You are the Prince of Persia. Upon return to your kingdom,
you find your homeland ravaged by war and yourself a fugitive
in your own land. Your battles have transformed your kingdom
and given rise to a deadly Dark Prince, whose spirit gradually
possesses you. Play two sides of a divided soul - the Prince
and his darker self. Only by unleashing their distinct powers
and skills can you cast off your fugitive existence and restore
peace to your land, and to your soul...
Two Thrones is
the latest instalment in the Prince of Persia series
of games. I've said it before, in my review of Prince
of Persia: Warrior Within, but this series
of games can be frustratingly annoying if you don't like being
spoon-fed. There's no feeling of actually being able to explore
your environment. And once you are faced with a dead end you
know that the answer has to be right in front of you (actually
it's usually above you).
it looks great, and plays fantastically, but there are a few
too many problems with this game.
there is way to much trial and error for my liking. And when
you slip up and get killed, more often than not, you are transported
back quite a way. This means that you have to repeat boring
jumps and attacks before you can continue.
also found a few bugs. On one occasion I leapt onto a pillar
to be greeted with a female computer voice droning on about
the games developers; I managed to get trapped on the top
of a pole; on one of the levels, after swinging between two
pillars, the Prince kept falling to his death for no reason
- other times he wouldn't; it took me ages to work out how
to get the slow motion function to work (we aren't given instruction
for review copies). The onscreen instructions stated that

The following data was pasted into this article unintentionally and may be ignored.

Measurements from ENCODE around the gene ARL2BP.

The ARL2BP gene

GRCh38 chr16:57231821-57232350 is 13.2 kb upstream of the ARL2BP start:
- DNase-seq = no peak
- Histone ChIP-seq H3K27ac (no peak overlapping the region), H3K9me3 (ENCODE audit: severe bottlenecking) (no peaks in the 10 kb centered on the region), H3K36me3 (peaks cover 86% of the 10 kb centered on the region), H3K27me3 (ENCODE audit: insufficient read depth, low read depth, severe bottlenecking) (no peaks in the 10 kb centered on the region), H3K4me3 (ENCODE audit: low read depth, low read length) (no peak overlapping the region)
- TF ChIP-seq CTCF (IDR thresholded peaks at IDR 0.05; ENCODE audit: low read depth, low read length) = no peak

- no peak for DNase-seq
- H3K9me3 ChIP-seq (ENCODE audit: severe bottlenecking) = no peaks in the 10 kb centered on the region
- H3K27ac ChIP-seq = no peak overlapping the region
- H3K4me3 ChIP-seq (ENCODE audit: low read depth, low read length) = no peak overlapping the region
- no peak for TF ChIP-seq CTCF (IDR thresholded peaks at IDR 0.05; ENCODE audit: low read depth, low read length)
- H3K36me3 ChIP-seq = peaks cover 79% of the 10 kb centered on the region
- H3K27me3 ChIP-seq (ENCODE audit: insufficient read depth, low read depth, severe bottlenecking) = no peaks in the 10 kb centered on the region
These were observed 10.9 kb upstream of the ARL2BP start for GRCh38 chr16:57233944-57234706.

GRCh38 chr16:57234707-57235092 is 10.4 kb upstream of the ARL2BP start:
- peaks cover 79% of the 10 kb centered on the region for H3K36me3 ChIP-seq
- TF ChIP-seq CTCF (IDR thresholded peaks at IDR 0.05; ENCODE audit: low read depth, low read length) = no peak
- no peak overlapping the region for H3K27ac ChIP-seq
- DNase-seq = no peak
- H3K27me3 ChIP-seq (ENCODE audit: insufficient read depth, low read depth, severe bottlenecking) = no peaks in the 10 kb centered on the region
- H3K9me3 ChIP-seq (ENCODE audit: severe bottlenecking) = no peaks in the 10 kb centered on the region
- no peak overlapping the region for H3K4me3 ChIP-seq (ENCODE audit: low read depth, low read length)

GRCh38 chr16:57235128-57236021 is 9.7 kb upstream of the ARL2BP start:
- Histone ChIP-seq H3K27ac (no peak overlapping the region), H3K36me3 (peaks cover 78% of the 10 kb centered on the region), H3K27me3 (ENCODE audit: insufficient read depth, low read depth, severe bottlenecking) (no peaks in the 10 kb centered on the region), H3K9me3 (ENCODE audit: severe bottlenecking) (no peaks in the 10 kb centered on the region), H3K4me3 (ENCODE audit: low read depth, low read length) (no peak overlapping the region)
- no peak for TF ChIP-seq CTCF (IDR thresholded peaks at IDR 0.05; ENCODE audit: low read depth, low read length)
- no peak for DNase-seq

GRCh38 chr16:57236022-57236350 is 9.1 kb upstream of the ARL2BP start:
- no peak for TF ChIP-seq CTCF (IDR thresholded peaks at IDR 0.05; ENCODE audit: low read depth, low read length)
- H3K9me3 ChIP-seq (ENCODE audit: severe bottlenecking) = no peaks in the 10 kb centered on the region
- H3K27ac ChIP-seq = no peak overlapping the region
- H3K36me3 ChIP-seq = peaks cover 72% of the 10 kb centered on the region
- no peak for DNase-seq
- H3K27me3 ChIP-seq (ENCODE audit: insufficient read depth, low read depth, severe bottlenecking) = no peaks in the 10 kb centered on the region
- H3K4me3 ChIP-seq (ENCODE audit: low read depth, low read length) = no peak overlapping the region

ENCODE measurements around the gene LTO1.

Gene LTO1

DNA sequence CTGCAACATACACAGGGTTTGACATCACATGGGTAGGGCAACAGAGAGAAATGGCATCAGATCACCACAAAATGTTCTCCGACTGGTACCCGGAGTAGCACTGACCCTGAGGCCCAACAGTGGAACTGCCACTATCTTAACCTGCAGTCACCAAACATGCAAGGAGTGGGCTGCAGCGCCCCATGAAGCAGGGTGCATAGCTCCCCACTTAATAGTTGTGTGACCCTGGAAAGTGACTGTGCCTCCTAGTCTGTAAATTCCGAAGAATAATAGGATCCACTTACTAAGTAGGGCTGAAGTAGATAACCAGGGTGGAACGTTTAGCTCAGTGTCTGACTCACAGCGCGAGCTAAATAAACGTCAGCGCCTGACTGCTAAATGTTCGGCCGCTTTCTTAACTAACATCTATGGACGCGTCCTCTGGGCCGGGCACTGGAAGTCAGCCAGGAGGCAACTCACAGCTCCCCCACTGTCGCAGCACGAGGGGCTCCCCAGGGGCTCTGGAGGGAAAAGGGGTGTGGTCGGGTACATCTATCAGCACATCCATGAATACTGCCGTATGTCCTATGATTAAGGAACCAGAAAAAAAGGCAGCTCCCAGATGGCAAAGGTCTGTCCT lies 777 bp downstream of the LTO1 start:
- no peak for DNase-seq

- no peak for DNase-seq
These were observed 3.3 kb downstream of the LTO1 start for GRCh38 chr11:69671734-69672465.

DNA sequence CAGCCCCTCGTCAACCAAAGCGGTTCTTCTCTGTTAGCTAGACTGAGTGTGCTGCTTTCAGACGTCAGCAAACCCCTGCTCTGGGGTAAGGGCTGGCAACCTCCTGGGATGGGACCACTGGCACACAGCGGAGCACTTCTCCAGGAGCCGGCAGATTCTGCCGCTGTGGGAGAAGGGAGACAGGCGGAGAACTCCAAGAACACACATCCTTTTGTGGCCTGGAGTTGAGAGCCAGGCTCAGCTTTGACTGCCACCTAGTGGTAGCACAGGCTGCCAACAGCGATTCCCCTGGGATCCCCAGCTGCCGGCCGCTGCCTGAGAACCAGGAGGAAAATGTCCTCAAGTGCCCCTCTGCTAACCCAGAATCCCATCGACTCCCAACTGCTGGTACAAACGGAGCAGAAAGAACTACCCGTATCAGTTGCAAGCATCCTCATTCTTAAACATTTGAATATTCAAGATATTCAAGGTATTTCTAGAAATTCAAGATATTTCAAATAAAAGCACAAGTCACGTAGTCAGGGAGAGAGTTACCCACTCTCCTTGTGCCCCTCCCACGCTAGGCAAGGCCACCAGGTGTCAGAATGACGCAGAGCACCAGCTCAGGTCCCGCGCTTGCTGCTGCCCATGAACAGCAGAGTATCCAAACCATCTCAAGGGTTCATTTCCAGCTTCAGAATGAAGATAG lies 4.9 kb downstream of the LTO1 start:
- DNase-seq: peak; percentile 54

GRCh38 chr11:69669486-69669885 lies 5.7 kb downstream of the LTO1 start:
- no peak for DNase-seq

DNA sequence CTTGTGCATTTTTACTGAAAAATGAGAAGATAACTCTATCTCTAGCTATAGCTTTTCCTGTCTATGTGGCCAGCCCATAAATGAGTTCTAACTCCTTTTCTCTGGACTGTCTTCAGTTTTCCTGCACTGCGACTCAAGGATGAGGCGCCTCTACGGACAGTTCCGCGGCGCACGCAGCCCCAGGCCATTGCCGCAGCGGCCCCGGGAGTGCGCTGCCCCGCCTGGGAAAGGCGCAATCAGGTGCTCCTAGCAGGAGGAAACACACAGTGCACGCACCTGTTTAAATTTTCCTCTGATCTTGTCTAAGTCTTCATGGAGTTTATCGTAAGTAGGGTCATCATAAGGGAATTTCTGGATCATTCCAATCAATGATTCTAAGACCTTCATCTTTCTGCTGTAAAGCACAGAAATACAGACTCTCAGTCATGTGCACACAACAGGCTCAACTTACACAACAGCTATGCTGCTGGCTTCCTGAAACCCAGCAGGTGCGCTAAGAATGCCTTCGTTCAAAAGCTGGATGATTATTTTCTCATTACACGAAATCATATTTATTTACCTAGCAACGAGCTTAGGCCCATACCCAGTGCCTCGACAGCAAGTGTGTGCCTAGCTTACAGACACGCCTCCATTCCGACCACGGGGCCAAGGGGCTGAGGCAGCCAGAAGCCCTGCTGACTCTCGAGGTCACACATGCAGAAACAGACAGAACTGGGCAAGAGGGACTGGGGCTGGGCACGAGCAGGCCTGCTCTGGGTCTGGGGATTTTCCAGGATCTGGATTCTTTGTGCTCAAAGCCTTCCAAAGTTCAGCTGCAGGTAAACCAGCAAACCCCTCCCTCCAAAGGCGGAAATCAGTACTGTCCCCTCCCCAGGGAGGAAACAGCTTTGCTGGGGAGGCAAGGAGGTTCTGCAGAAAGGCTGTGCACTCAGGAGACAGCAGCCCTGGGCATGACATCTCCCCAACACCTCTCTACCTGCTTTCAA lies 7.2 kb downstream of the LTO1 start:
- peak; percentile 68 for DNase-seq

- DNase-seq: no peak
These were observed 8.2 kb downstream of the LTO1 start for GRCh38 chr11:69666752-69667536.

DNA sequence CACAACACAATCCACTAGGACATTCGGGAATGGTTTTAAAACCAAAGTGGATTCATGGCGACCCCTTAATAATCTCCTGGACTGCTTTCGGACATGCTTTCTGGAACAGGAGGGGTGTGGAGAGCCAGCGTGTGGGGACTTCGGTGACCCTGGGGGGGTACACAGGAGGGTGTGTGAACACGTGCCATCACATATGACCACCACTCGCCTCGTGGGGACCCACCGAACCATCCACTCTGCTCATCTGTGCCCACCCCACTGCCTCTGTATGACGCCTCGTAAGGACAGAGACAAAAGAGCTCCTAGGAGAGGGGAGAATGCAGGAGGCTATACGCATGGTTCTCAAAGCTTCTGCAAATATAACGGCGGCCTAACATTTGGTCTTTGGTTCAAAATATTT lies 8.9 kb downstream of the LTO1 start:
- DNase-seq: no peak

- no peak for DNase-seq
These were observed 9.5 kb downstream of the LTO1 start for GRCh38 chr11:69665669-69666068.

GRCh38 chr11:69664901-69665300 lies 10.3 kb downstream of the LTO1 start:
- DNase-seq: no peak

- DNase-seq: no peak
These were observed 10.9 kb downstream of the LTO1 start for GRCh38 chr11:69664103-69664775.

you had to pull the left trigger button... but that was wrong
too. To get it to work you have to tap the left trigger button
(pulling it simply reverses the sands of time).
also a problem with the control options. You can't switch
the up and down controls (something that annoyed me throughout
the whole game). If you're used to setting up your controls
in this manner then you may find it a hindrance.
doubt all of the gaming mags will love this (as they did with
the previous two games) but in reality it's just a pretty,
but rather unsatisfying Tomb Raider clone that doesn't
really allow you to explore your environment too much.
game differs from the previous instalments in that the addition
of the Dark Prince means that you have a whole new set of
skills to master. Also the camera angle problems of the past
games have been ironed out - no longer do you suddenly find
that the camera angle changes in the middle of a tricky manoeuvre
(well, not as frequently as it did previously). Now,
at critical points in the game, an icon flashes up to indicate
that another camera angle is available to you. When you push
the white button, this function usually show you where you
have to go in order to further the action.
are nice touches (which sadly aren't very well realised).
The horse and carriage section is a nightmare to control -
you'll be smashed to smithereens in seconds. The Dark Prince
drops dead just because you haven't managed to get far enough,
quick enough. And the huge boss, that you have to defeat in
the amphitheatre, is good fun - if a little too simple.
limited number of different enemy to attack, along with the
all too familiar landscapes (which on occasion make you think
you've been here before) are also sticking points.
in spite of these moans, I found myself strangely addicted
to The Two Thrones. This is certainly an improvement
on the previous two games. Hopefully the next one will actually
be really good.
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